Thursday, December 8, 2011
Better than Google!
I wouldn't be the first to admit that up until coming to college. most of my research papers started and ended with a Google search. Not that it's necessarily a bad thing to use the web to find resources, I mean that's what the web is for. But this semester, I've learned that the library tops google any day.
My thesis basically argues the concept that the publication of visual arts had a more profound effect on society than print. although, both are important, there are some ideas that can only be communicated efectively through pictures. I focused on the the subject areas of Medicine and Art History.
With Medicine, I specifically cited the illustrations of Andreas Vesalius, who was key in revolutionizing anatomy during the Scientific Revolution. The chief advantage of his illustrations were that they were active depcitions of the human body, rather than motionless prostrate figures. He was able to show how the musclcular and skeletal systmes functioned as a whole. Once he got published, scientists all across Europe could see his discoveries and collaborate more efficiently.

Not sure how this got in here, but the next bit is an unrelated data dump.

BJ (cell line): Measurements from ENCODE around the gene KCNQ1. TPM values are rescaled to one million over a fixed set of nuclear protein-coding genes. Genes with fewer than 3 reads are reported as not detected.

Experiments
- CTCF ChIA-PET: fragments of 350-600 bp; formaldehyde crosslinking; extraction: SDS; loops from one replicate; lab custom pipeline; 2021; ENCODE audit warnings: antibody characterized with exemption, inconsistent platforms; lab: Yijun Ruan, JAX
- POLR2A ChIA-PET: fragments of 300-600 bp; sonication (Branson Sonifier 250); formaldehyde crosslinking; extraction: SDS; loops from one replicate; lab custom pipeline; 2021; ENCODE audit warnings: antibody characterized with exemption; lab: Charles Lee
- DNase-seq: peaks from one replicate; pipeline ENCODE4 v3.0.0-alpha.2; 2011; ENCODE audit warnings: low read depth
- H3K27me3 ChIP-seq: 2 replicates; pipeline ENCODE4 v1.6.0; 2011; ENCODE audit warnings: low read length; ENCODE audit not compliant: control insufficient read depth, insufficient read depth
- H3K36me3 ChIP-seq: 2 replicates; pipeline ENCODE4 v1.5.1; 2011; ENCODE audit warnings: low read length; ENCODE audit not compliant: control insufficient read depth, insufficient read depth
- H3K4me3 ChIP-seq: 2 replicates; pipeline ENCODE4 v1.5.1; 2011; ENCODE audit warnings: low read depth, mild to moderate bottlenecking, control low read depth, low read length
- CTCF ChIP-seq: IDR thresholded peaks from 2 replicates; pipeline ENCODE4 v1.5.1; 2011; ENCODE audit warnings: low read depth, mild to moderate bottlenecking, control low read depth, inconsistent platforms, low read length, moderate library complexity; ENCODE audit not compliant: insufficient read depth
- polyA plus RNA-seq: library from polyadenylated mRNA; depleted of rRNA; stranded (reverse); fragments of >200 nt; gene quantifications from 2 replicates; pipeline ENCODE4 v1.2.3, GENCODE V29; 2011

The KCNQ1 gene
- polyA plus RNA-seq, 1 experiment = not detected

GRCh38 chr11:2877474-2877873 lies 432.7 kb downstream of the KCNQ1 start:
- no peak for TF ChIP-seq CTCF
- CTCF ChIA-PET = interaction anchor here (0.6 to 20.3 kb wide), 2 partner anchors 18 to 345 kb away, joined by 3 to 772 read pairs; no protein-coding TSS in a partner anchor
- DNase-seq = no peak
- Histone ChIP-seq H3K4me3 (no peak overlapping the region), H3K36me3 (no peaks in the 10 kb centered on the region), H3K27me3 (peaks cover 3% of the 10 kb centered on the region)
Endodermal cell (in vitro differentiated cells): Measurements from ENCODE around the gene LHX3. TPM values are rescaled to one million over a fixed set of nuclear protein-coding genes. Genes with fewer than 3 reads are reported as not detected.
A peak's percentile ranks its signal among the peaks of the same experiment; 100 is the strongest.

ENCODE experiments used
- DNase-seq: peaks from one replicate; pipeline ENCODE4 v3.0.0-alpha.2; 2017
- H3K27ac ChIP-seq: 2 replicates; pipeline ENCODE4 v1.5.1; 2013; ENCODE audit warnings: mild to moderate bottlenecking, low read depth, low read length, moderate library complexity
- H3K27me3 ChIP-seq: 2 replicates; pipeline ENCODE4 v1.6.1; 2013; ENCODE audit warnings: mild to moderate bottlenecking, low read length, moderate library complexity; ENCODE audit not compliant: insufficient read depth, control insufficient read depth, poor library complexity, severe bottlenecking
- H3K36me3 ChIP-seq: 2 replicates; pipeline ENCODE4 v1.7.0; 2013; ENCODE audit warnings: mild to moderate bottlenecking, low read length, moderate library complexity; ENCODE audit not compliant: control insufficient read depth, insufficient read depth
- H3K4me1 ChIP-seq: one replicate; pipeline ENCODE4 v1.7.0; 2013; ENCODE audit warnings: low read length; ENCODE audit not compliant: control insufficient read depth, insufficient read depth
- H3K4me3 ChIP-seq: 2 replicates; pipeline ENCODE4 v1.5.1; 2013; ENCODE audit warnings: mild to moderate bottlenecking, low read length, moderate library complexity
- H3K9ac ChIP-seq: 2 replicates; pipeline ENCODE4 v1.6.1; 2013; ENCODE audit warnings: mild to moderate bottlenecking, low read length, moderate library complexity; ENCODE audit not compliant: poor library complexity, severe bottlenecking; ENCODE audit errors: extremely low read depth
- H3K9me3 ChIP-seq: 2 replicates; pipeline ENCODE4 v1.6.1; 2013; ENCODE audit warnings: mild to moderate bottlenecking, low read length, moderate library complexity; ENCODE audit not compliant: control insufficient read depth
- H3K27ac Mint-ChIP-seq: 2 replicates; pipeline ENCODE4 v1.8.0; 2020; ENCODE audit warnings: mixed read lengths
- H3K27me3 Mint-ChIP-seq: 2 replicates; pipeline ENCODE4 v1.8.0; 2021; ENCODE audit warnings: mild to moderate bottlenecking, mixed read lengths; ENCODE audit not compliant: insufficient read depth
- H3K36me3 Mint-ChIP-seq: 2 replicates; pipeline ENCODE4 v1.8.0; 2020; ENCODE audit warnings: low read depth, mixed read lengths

Even more interesting was John Stephan, who was in charge of engraving woodcuts that precisely matched Vesalius' illustrations. What's amazing to me is that Stephan had to recreate these illustrations without looking a copy of the original. In other words, he had to rely on written descriptions of what Vesalius wanted the picture to look like. Stephan rose to the challenge and created surprisingly accurate illustrations.
My other area of focus was that the advent of printing pictorials coupled with a rise in appreciation for Art. I specifically mentioned the English fad in the late 17th early 18th centuries that revolved around cartoon replications of Raphael's paintings from the Rennaissance. The widespread distribution of these cartoons resulted in a massive addiction to art critique and purchasing. Society was changed because of printing.
What I valued most from this research paper is that I gained a greater appreciation for hidden knowledge in the depths of the library. I ended up going to the Rare Collections Center to look up an original copy of Vesalius' Fabrica. There was a more official, scholarly feeling to my research. As if the information I was finding was valuable and could be regurgitated in another form.
Just goes to show, that there is still no subsitution for actula printed materials, no matter how free information is on the internet.